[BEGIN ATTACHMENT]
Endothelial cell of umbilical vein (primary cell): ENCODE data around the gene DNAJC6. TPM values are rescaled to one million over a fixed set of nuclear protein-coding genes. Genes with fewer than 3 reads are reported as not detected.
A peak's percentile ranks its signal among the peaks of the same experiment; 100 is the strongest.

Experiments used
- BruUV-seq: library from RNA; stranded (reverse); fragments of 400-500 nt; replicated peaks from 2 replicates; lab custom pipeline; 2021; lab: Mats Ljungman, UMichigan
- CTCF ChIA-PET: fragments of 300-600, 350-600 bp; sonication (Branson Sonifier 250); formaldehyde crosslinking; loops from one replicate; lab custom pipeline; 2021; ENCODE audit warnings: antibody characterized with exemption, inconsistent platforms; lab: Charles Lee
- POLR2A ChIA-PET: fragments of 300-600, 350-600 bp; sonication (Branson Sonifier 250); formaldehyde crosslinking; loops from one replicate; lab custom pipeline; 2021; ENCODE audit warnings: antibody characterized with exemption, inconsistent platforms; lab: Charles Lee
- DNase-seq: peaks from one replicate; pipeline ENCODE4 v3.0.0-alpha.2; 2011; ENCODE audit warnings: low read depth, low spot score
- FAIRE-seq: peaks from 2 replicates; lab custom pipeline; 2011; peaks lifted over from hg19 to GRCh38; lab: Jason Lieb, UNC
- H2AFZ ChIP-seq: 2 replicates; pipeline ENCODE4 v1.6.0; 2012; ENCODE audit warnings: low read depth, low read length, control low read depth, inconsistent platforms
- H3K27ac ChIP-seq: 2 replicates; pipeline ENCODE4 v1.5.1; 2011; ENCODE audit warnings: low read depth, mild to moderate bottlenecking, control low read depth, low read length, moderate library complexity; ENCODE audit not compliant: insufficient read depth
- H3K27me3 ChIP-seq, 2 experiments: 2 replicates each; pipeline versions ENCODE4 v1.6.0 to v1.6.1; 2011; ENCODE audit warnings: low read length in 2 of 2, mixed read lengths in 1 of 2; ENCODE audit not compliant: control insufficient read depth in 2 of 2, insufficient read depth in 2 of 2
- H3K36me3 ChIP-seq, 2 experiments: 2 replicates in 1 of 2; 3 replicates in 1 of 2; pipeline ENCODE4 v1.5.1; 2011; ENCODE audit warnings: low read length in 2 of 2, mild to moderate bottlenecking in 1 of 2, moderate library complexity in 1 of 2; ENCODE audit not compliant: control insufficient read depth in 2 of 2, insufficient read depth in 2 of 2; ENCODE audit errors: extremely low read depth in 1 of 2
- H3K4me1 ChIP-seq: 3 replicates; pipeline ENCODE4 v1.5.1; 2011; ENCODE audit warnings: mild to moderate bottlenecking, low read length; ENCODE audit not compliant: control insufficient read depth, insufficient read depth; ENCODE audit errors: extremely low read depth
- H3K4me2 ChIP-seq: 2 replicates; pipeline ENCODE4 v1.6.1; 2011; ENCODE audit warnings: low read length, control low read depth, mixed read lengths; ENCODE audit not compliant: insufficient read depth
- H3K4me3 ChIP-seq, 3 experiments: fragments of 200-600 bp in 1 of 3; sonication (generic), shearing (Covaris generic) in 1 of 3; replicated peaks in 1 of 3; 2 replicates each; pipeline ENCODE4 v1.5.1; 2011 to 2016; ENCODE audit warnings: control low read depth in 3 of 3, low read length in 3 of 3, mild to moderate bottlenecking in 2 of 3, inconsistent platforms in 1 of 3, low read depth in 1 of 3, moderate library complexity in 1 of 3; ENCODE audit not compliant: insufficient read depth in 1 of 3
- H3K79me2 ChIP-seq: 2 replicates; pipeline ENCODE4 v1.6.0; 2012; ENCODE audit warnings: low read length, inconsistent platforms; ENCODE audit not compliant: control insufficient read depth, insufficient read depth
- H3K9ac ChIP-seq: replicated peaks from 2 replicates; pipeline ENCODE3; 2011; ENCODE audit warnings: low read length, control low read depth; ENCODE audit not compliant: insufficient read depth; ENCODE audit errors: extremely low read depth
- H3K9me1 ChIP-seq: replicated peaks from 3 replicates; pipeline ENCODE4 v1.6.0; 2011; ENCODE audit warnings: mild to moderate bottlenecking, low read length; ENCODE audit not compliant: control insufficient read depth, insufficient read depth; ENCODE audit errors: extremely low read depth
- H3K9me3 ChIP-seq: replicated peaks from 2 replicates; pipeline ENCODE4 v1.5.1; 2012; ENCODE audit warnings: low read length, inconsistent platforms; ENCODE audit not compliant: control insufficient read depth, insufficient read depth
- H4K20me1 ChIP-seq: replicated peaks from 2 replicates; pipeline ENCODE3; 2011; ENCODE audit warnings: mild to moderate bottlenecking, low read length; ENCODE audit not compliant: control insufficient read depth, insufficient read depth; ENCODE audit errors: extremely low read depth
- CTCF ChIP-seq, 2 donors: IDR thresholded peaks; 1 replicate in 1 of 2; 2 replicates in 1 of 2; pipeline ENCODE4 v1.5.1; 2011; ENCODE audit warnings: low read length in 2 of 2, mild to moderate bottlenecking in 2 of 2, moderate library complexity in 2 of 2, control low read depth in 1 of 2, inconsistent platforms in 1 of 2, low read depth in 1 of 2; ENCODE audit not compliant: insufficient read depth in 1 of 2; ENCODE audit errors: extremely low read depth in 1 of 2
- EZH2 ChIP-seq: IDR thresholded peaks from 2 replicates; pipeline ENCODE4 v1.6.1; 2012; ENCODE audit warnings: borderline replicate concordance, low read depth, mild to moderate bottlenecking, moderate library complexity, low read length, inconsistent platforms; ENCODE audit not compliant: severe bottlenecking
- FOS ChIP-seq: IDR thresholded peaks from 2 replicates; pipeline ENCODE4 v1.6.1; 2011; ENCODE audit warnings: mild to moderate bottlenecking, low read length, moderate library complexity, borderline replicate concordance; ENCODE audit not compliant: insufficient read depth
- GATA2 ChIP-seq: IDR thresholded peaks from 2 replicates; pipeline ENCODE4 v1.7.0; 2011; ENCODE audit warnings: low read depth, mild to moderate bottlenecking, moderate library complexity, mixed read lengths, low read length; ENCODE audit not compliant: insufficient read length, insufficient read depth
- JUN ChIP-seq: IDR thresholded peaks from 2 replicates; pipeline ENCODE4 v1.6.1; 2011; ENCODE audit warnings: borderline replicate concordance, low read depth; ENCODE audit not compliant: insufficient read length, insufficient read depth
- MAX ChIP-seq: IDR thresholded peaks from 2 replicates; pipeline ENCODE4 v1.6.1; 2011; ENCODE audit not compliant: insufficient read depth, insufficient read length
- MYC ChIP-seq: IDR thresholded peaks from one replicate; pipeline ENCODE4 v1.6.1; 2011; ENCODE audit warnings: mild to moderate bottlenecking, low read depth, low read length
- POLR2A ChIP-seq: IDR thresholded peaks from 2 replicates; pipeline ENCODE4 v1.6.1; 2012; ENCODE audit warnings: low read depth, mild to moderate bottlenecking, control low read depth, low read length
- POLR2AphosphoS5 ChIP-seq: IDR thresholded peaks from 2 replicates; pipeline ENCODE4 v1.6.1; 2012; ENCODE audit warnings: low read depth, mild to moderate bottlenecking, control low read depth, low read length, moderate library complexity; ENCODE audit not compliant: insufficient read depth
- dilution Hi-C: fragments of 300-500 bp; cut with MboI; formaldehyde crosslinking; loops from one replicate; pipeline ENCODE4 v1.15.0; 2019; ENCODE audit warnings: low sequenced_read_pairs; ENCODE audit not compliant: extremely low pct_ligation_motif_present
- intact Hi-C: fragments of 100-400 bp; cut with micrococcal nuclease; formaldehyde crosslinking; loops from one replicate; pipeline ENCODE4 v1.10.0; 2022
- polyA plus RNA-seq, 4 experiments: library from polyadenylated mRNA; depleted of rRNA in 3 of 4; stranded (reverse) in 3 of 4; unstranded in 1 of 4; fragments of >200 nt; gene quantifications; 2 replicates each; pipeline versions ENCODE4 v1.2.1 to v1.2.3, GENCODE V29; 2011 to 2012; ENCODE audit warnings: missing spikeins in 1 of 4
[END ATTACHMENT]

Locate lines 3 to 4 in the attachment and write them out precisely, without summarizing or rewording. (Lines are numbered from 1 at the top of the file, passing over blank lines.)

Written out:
Experiments used
- BruUV-seq: library from RNA; stranded (reverse); fragments of 400-500 nt; replicated peaks from 2 replicates; lab custom pipeline; 2021; lab: Mats Ljungman, UMichigan